I think Singapore needs to think about its nursing education. I know nursing is not a very attractive profession here. People say that their sons and daughters should be doctors if they want to go into health care, not nurses. That's the wrong way of thinking. I think we must emphasise that caring for patients takes teamwork, and nurses are a very important part of that. It should be like football, where you have 11 members and everyone is part of the team.
One way to make the profession more prestigious is to have programmes that make sure nurses get advanced degrees, get more educated, paid more, and are able to do more clinically. Our report recommends that 80 per cent of nurses have a baccalaureate degree by 2020. At least 10 per cent of nurses with such degrees should enrol in master's or doctoral programmes within five years of graduation.
Q: You were instrumental in setting up the Duke-NUS Graduate Medical School. Why was this important?
At Duke-NUS the students already have a bachelor's degree. They have more work and life experience. That helps them to come up with ideas and solutions based on their experiences.
It's also a second entry point for people to become doctors, if they are not sure earlier in life. Duke-NUS is somewhat different from, say, the National University of Singapore's Yong Loo Lin School of Medicine.
Now you're going to have a third medical school, and you get the chance to recalibrate again, learn what works, what doesn't. I think Singapore is approaching it exactly right; having a diversity of approaches is a good thing.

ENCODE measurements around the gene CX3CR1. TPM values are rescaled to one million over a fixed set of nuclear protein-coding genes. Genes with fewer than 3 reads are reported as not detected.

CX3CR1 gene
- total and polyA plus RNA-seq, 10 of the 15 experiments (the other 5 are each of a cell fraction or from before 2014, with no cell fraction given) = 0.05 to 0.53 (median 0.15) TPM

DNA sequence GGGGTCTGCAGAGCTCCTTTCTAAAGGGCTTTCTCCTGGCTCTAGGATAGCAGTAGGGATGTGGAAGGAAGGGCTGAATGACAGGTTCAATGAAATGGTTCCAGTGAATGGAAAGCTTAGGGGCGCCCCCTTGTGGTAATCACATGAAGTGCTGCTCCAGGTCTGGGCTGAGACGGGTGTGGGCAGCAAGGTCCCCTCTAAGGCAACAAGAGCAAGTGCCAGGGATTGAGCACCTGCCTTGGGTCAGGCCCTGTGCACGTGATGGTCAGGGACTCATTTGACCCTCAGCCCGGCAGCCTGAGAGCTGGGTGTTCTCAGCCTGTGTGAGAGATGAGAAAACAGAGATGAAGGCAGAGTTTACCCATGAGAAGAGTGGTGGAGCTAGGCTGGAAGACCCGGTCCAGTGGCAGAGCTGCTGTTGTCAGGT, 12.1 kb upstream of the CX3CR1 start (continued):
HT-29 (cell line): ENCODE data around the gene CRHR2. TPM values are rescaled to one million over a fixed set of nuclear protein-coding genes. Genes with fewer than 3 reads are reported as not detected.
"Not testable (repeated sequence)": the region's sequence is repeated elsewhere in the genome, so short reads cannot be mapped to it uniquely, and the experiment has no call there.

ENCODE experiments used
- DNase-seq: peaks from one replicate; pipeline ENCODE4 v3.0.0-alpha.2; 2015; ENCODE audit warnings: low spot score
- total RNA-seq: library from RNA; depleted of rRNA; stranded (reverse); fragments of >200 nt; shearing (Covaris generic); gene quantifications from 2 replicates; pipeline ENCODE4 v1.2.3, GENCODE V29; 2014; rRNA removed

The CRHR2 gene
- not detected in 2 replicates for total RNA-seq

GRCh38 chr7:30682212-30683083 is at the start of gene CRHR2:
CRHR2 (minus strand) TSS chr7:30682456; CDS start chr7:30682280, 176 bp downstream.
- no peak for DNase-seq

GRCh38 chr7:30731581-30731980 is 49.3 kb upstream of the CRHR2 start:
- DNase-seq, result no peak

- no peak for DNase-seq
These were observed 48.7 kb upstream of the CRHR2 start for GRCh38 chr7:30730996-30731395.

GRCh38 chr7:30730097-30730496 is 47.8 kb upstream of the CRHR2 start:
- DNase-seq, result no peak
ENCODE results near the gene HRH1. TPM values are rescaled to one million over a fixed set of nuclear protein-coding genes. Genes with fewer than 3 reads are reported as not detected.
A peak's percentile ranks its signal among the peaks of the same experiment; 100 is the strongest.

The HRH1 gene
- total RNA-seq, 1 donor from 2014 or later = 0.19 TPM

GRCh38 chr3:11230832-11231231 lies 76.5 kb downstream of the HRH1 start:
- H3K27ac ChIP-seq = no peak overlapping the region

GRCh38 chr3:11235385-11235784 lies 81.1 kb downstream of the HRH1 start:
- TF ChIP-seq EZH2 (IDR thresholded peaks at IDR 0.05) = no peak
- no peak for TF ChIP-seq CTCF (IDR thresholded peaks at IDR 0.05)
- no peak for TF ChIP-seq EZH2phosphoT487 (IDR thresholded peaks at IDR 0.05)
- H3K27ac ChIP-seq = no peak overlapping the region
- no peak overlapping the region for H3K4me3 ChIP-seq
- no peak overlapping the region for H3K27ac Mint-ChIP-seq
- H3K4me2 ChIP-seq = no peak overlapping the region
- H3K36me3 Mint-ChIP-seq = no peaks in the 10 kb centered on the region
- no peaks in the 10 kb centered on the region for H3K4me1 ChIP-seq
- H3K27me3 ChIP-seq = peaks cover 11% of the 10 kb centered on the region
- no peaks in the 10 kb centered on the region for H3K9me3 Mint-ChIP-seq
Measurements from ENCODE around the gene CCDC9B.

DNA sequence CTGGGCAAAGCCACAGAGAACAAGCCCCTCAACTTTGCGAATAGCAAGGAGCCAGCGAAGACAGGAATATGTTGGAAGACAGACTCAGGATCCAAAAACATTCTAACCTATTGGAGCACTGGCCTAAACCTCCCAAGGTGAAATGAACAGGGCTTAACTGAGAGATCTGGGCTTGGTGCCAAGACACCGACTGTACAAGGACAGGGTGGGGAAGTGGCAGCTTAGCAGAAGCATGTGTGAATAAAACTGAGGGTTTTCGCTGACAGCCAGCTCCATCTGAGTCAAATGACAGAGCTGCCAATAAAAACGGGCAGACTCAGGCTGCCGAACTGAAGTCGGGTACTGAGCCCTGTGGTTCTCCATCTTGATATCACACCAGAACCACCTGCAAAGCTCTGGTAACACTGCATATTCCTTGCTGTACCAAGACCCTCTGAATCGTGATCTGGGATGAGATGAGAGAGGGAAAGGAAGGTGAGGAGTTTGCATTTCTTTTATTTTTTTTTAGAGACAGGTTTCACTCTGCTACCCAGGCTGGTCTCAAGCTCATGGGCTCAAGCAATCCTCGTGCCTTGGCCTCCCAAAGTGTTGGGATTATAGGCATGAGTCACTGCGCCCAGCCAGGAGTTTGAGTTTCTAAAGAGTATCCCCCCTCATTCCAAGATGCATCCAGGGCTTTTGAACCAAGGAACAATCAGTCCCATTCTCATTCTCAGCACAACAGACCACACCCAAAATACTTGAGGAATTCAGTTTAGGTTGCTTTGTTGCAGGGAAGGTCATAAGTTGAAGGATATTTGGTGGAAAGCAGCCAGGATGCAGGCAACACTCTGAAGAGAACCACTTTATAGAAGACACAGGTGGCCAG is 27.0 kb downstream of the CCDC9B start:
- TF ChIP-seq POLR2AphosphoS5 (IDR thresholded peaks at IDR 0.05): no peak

Q: How would you describe a typical work day?
I'm always in the office at 7am at the latest. I work to about 7pm, usually have a business dinner, get home around 9.30pm and go through my mail and e-mail until about 12.30am. I usually sleep about five hours. But I always make sure my Sundays and half of my Saturdays are free to spend time with family, play golf, exercise and go to the theatre and concerts.
Winding career path
As president of the United States National Academy of Sciences' Institute of Medicine, Dr Victor Dzau will advise the US Congress, government agencies, the White House and even the President of the United States for the next six years on health, medicine and biomedical science issues.
But when the phone call came to inform him of the appointment, he did not even have time to celebrate.
"I don't remember what I was doing," said the 67-year-old. "It was probably one of my work days. I don't think I celebrated."
The American has had a winding career path. Born in Shanghai, he moved with his family to Hong Kong when he was a toddler after the communists took over the mainland in 1950.
Another move, this time to Montreal, to Canada's McGill University to study biology, set him on the medical path. He received a medical degree from McGill and then did post-graduate training at Harvard Medical School in the US.
An eminent cardiovascular researcher and president of the US Duke University Health System, he was instrumental in helping to set up the Duke-NUS Graduate Medical School in 2005. The school took in its first students in 2007.
He was in Singapore last month for three days, to attend the graduation of Duke-NUS' fourth class of students as well as Duke-NUS and SingHealth board meetings and retreats.
"I tend to travel long distances, then stay a short time at each place so I can get a lot done," he said. He also visited Japan during the trip last month.
At least one of his two daughters is following in his footsteps. She received a master's in psychology but decided to go into medicine after working with autistic children. The 34-year-old is now an ophthalmologist.
His other daughter is a senior marketing manager at fashion house Salvatore Ferragamo. "My wife loves that," he said with a laugh.
This article was first published on June 15, 2014. Get a copy of The Straits Times or go to straitstimes.com for more stories.